Although it has taken some time to adjust, the DH isn’t pure evil like I was led to believe back when the Astros played in the NL.
Back on November 17th, 2011, Major League Baseball announced that the Astros would move to the AL from the NL before the 2013 season. As a fan of a club that only knew NL baseball, with the occasional interleague series, this development was utterly disappointing. For one, I actually enjoyed the rivalries in the Astros’ previous league, especially with the Braves and Cardinals in the late 1990’s to early 2000’s. Secondly, I was not particularly fond of the DH situation in the AL as I thought it took away from the strategy of baseball. The double switch, in my mind, was a prime example of this so-called “strategy”.
Basically, I viewed the DH rule as a scourge in baseball.
Oh, mercy, how was I mistaken.
Last season, major league pitchers who also batted recorded a .115/.144/.148 slash line with a -25 wRC+. Yes, negative twenty-five wRC+! On the whole, pitchers who recorded a plate appearance cost their teams slightly more than one win (-1.3) in 2018. Sure, there were 23 home runs by pitchers, which happen to be overly glorified in today’s baseball culture.
On the other hand, designated hitters slashed .254/.329/.457 with a 112 wRC+ — 12 percent above league-average — and 548 home runs last season. Tangotiger of MLBAM tweeted here a telling contrast between pitcher wOBA as a hitter compared to the eight-position player wOBA.
Based on pure numbers alone, it is clear to see why baseball is (slowly) moving to a universal DH reality. With the current CBA scheduled to expire in the next few years, I have a feeling this topic will be an important item of discussion between owners and players.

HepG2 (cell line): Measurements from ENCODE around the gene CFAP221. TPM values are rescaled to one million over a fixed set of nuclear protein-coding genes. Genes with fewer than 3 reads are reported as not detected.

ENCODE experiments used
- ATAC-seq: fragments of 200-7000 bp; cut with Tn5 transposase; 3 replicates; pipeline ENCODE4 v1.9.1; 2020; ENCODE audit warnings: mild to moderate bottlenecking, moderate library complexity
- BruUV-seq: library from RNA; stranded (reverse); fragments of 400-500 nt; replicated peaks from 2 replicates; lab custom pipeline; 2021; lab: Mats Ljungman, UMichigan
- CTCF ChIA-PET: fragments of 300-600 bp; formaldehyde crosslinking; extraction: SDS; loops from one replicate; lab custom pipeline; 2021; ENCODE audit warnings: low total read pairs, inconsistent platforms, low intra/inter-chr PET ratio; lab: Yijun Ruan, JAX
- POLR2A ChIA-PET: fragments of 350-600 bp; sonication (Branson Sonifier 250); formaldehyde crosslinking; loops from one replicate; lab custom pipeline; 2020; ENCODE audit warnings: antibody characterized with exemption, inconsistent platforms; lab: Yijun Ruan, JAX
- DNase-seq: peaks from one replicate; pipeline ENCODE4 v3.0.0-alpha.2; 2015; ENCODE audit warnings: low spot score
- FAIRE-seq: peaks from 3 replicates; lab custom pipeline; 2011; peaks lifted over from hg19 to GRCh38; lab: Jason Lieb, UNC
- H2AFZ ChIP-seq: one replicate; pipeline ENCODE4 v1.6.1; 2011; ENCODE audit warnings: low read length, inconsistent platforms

However, there are instances when a pitcher home run is truly memorable. Brandon Woodruff‘s home run off of Clayton Kershaw in last year’s NLCS was fun to watch, especially with the postseason implications. People for some reason can’t get enough of Bartolo Colon‘s first career home run back in 2016. I do understand the human element involved with these moments, but a home run is still an exciting event for the average fan. Honestly, it doesn’t make a difference who hits the home run that ultimately changes the tide of a game or postseason series as long as the event still takes place. Less newsworthy, sure, but I doubt teams care much about that as long as they still win.
Double-switches are also more-or-less automatic decisions, which are usually obvious for managers. But there are times though when a double-switch makes for interesting baseball. For example, I am very interested to see Reds’ right-hander Michael Lorenzen used in a double-switch opportunity this upcoming season, especially when one can easily see how good he is at hitting a baseball. But pitchers who can hit like Lorenzen are usually the exception to the rule. I also like to believe that teams are able to identify talented hitters without seeing them in game action first, even if they are pitchers.
The overall contribution for pitchers continuing to hit, or lack thereof, is painfully obvious heading into 2019. On top of the numbers, there is also incentive to a universal DH as it would 15 jobs a year in Major League Baseball. I’m not sure about you, but I do miss seeing Chris Carter hitting home runs. It was also fun to see Evan Gattis hit eleven triples back in 2015, mostly as a DH. We probably won’t see any changes in the NL until 2022 at the earliest, though.